New transport policy: A lesson in self-indictment
By Fubara Dorte
With the announcement by the Federal Government, early this year, that it was putting together a framework that would form the bedrock of a new transportation policy for the country, we need not look any further for the reasons for the failures of recent attempts at Public-Private-Partnership (PPP) to develop some of our public infrastructure.
There might also be no need for further argument over who is to blame for the foreseeable failure of nearly all major Private-Public-Partnership (PPP) projects in the country.
It is no surprise then that all previous attempts by the Federal Government to redevelop or upgrade any of the nation's critical infrastructures have met their waterloo even before they took off. All, perhaps, except for the domestic terminal of the Murtala Muhammed International Airport, Lagos (commonly called MMA2), which, today, stands as the only completed major PPP project in Nigeria.
But the MMA2 is not without its own problems, which this article will deliberately avoid discussing, in order not to distract from its fundamental concern and focus.
With the revelation by the Federal Government, a few things are immediately apparent. Among them is the unmistakable admission of total ineptitude in its implementation of the PPP model.
What the Federal Government is saying, in essence, is that it had wittingly put the cart before the horse by adopting the PPP model without first and foremost putting together an institutional and legal framework, which would have served as a roadmap for all parties and also safeguard their investments.
The government also admitted that it had, hitherto, been groping in the dark, while pretending to be implementing a well rehearsed policy that would ensure the revival of our decaying public infrastructure.
Now, let us examine some details of the proposed policy.
Media reports quoting the Minister of Information, Mr. Labaran Maku, revealed that the Federal Executive Council, at its meeting on March 12, commenced discussion on four proposed executive bills seeking to further reform the nation's transport sector.
The titles of the proposed bills are, the National Transport Commission Bill (2014); Nigeria Railway Bill (2014); Nigerian Ports and Harbour Authority Bill (2014); and the National Inland Waterways Authority Bill (2014).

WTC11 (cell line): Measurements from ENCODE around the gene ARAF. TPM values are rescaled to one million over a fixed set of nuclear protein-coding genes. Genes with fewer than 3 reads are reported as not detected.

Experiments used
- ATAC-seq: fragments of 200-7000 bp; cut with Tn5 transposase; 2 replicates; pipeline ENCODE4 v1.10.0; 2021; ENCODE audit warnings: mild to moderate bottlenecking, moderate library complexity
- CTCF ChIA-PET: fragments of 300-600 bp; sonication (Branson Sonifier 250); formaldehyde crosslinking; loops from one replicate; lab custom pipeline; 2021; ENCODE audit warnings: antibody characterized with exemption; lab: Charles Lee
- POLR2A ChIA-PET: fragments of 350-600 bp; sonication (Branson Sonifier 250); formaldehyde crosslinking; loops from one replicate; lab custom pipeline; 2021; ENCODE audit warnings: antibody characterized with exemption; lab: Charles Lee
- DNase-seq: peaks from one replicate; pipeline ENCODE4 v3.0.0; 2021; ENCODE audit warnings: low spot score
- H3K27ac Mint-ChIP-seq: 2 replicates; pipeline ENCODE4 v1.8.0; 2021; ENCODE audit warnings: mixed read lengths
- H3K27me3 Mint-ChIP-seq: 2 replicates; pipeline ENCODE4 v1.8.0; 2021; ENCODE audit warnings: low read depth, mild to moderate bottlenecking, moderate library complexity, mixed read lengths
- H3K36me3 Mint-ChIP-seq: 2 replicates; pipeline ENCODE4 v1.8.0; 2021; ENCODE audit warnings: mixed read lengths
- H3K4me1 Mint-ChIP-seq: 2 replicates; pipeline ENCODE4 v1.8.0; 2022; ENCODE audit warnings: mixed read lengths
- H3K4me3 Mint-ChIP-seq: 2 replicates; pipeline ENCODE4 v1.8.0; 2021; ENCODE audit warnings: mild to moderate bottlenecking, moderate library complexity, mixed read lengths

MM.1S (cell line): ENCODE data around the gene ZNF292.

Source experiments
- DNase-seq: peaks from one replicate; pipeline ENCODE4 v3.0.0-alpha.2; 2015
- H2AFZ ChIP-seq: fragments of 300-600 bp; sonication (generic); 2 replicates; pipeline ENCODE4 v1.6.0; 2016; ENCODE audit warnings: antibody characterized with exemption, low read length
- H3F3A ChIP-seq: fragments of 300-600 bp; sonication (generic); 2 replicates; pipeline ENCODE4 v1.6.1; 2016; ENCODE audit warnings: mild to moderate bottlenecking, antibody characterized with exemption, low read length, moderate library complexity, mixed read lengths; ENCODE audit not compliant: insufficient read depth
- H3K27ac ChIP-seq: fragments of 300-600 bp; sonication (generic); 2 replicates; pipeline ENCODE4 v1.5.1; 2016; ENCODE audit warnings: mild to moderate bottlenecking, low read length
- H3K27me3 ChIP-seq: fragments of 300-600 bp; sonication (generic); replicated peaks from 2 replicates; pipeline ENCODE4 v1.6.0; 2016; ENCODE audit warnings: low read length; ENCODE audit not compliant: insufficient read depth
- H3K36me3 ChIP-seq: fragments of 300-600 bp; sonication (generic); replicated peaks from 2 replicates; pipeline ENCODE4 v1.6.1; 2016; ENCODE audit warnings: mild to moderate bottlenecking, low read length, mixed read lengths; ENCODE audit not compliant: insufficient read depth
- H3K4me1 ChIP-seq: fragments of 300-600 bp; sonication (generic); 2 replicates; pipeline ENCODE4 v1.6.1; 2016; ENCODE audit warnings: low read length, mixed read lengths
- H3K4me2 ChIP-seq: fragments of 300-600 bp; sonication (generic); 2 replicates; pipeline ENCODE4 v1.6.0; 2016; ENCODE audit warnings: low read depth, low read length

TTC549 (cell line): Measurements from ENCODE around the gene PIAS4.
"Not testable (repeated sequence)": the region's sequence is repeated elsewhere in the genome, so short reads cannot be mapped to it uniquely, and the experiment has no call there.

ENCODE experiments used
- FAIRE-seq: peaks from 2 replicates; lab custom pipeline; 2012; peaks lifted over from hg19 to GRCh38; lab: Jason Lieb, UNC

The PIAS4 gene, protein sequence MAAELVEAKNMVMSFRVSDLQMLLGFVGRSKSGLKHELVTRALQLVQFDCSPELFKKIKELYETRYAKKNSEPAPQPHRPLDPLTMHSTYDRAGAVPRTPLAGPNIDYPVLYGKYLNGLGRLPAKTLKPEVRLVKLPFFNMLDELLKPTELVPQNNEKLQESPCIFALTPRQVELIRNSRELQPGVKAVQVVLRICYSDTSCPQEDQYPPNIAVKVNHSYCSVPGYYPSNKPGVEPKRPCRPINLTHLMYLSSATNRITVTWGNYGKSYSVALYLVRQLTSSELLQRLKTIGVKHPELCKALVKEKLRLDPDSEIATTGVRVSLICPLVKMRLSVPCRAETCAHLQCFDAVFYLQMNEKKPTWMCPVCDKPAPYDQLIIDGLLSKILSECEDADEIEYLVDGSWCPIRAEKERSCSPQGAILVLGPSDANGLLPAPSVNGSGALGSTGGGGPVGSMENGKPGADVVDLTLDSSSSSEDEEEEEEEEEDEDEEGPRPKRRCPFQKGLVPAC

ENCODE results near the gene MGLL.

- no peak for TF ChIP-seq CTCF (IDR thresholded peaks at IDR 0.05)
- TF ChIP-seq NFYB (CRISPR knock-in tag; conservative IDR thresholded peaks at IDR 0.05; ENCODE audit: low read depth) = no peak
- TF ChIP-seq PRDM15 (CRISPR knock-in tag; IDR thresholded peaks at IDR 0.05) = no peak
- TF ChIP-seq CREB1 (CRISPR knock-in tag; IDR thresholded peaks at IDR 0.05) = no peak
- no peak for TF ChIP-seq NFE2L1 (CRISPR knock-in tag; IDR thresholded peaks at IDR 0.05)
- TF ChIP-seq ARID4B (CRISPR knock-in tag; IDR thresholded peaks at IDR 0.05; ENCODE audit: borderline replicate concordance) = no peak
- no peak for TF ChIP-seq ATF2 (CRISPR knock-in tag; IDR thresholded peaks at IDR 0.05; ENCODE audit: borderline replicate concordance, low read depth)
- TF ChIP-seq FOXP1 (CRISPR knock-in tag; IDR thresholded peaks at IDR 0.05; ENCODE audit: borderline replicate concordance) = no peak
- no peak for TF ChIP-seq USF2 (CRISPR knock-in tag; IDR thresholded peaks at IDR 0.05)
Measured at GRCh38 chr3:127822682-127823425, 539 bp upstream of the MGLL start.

The bills are to be revised by a committee chaired by the Attorney-General of the Federation, Mr. Muhammed Adoke (SAN) and, thereafter, sent to the National Assembly for consideration.
According to Maku, the proposed bills became necessary following certain considerations by the government, chief among which was the need to encourage greater participation of the private sector in the development of transportation infrastructure by eliminating the several legal bottlenecks that have constituted major hindrance.
The reports specifically quoted Maku saying: 'While considering the bills, the council took into consideration that for long, the transport sector had not benefited from the private sector participation efforts of the government. The reality was that countries could no longer depend on government annual budget to build roads, ports, railway and airports as well as fund them.
'Private sector leads to faster growth of the economy. Government no longer has enough resources to run infrastructure. There must be private sector participation. We have discovered that there are so many legal bottlenecks that hinder private sector participation, hence the bills.'
Very well said, but the point must be emphasised that it is absolutely impossible for any country to experience economic growth without a strong and viable real sector. It is, of course, a no brainer that real sector growth depends entirely on the unhindered participation of private investors, both local and foreign, in economic activities.